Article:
Matan: I would love to hear more detailed if at all the Parkinson’s Dancers could grasp something from the experiences and really apply it in daily situations, because it was one of the aims for me.
Nicola: In this project for me dance started to be used in different social contacts. We have been doing some workshops with different social groups before, but in this project I really felt what a strong social impact it has in the moment when you don’t use dance as a hobby or a dance class or an entertainment program for one hour (in the way you teach steps and they have to copy), but in the same way we use it in the studio to create our own works. So when you use physical research on a quite professional and advanced level with these different social groups or in these different circumstances, suddenly it kind of triggered a different perception of the body and the way you carry your body in life or what your body does mean to you. For me, specifically this element was very strong. It was visually and physically visible.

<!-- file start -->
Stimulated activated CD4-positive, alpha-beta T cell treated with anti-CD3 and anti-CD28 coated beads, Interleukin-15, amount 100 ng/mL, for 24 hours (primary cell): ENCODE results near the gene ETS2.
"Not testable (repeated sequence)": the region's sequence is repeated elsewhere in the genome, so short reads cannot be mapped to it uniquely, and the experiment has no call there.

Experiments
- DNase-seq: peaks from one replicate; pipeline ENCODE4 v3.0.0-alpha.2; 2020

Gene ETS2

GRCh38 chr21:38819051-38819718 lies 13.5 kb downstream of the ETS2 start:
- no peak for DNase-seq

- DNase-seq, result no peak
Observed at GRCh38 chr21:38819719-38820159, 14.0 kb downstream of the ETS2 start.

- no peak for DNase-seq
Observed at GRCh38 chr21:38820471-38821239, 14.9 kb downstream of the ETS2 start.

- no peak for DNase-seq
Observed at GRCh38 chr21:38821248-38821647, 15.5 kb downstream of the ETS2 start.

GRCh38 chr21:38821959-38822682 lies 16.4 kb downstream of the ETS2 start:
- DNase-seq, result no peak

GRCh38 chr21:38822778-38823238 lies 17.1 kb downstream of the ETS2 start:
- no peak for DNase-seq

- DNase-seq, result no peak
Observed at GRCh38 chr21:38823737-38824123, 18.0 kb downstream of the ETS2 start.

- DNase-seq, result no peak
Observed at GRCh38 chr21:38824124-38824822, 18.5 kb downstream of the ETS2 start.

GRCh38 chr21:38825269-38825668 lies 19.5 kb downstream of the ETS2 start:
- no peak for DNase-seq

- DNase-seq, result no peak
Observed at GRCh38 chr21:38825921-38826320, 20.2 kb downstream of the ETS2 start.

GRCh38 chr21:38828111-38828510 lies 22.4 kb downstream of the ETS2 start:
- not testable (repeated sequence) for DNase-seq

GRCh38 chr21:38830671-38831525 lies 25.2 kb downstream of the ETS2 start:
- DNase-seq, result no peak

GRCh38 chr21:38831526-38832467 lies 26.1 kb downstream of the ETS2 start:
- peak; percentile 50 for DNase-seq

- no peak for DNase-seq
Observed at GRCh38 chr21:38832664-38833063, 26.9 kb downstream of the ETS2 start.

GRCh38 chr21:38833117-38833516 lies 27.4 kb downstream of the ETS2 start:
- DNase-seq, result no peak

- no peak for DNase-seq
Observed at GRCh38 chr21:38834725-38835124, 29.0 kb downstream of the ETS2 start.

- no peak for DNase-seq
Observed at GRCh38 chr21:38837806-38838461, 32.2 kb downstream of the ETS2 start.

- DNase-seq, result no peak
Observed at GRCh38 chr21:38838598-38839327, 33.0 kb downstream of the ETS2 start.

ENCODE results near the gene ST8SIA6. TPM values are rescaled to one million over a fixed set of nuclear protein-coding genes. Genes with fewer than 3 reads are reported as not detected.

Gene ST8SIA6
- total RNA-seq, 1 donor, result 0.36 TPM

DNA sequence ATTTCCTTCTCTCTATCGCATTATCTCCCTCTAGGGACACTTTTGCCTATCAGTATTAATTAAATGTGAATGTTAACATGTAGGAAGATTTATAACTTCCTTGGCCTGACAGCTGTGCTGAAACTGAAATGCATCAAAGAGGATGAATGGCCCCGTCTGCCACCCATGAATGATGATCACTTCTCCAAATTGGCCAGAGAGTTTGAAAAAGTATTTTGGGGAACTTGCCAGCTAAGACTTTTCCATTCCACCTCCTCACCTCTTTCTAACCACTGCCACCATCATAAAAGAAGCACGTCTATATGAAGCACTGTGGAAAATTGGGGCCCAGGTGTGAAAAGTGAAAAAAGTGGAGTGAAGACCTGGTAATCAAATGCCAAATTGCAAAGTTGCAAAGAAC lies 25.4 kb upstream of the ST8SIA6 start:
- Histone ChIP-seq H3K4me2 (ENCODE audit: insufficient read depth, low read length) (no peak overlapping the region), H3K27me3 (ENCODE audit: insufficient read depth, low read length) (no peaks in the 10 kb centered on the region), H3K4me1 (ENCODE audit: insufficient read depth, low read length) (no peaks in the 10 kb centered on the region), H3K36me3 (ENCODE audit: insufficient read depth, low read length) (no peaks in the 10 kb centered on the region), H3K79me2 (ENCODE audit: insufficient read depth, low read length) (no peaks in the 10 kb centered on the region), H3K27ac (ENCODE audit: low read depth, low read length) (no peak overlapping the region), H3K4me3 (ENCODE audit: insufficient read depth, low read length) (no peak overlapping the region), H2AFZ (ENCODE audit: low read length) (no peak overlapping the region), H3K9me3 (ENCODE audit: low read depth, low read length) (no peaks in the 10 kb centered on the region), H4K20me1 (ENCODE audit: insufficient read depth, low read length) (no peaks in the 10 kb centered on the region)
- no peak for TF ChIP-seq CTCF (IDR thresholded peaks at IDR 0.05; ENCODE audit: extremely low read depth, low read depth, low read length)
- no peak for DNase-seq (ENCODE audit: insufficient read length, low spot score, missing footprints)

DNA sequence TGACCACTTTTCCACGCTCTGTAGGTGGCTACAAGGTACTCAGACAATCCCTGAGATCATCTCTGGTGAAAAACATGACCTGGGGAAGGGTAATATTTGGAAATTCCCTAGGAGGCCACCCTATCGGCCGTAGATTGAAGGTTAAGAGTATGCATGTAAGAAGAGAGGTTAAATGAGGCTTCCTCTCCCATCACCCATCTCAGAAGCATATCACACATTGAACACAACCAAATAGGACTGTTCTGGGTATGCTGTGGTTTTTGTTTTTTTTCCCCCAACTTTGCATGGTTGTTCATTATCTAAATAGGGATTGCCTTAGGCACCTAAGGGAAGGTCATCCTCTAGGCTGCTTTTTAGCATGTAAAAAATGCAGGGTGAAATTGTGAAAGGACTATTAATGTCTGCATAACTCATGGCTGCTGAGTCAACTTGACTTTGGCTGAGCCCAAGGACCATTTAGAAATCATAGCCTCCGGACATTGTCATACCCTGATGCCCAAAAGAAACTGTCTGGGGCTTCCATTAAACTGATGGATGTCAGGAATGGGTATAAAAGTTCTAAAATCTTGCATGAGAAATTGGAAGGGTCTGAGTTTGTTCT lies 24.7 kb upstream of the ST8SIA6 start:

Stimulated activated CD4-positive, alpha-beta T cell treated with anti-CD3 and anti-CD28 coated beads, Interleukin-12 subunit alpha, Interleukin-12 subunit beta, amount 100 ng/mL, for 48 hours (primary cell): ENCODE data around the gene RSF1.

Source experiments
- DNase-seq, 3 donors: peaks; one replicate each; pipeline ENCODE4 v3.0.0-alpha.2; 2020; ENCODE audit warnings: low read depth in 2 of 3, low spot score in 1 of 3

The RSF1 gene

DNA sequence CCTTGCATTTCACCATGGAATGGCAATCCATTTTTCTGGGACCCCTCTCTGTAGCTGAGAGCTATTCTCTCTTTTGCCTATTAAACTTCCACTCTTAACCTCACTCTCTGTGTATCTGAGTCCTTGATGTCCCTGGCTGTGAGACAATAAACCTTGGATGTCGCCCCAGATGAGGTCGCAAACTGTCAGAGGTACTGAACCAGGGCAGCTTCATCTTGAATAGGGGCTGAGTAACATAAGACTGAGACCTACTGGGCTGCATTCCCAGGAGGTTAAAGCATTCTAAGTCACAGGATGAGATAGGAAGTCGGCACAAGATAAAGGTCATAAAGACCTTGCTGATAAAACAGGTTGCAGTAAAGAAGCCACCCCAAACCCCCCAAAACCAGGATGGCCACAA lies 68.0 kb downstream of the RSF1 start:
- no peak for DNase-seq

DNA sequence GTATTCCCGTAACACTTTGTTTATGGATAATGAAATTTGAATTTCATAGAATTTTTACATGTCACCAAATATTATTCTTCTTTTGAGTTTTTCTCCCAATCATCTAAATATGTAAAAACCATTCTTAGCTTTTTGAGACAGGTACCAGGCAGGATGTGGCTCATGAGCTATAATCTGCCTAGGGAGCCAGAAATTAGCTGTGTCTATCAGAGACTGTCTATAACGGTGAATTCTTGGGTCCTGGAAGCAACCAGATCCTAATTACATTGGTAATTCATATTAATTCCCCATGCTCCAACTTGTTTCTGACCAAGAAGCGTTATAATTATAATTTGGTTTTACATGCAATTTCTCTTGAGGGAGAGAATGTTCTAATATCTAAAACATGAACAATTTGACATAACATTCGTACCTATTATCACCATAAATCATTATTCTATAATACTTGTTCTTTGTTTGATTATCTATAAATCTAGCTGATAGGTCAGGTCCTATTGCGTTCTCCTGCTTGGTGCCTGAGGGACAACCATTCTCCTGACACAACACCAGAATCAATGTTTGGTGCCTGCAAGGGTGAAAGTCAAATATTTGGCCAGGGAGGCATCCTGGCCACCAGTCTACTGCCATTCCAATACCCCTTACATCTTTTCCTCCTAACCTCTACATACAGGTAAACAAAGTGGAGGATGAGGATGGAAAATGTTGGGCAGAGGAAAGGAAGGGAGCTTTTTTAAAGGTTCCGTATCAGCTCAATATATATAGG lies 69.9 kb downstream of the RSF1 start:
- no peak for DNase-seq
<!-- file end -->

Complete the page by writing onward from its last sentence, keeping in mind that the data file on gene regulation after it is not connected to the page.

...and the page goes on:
Kathrin: If you would have more time, at which point would you go further now?
Nicola: Somehow I feel especially the Parkinson’s group and some of the students, they reached a level of physical awareness and openness to receive whatever information. They are not judgmental of the outcome. It’s for us the base for the beginning of our choreographic research. When the body is at that level you can start choreographic research. And not just physical research or experimentation. That could totally be a possible further step.
Matan: It feels like the beginning. Quite quickly they grasped it, but it’s a good base to deepen and also push a little bit the different aspects. We were still very protective and careful. I think they are ready to do much more.